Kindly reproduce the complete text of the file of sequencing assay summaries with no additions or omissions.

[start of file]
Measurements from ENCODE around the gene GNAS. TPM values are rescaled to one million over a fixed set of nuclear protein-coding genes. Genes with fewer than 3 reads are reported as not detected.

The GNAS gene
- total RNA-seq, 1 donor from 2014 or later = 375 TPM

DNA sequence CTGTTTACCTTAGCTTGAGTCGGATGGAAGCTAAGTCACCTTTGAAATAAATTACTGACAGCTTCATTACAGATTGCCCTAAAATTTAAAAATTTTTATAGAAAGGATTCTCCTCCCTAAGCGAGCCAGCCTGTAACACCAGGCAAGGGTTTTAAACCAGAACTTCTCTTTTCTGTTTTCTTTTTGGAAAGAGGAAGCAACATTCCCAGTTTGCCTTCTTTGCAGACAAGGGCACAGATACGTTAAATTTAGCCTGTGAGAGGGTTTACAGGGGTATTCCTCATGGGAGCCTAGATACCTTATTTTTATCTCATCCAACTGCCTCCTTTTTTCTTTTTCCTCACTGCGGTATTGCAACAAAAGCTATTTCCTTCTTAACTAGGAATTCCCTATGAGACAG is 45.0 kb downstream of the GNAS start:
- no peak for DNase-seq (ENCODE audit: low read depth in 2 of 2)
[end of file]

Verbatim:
Measurements from ENCODE around the gene GNAS. TPM values are rescaled to one million over a fixed set of nuclear protein-coding genes. Genes with fewer than 3 reads are reported as not detected.

The GNAS gene
- total RNA-seq, 1 donor from 2014 or later = 375 TPM

DNA sequence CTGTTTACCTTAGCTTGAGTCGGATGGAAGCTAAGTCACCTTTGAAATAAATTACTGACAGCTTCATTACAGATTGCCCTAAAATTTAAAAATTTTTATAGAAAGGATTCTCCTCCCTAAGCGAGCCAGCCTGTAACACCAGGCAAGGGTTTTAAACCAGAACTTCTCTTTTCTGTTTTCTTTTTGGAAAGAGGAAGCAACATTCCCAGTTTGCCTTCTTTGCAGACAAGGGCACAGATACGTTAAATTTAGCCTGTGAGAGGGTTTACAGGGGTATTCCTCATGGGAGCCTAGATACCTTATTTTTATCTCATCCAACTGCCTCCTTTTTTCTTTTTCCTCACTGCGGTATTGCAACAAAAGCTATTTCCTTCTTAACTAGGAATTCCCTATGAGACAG is 45.0 kb downstream of the GNAS start:
- no peak for DNase-seq (ENCODE audit: low read depth in 2 of 2)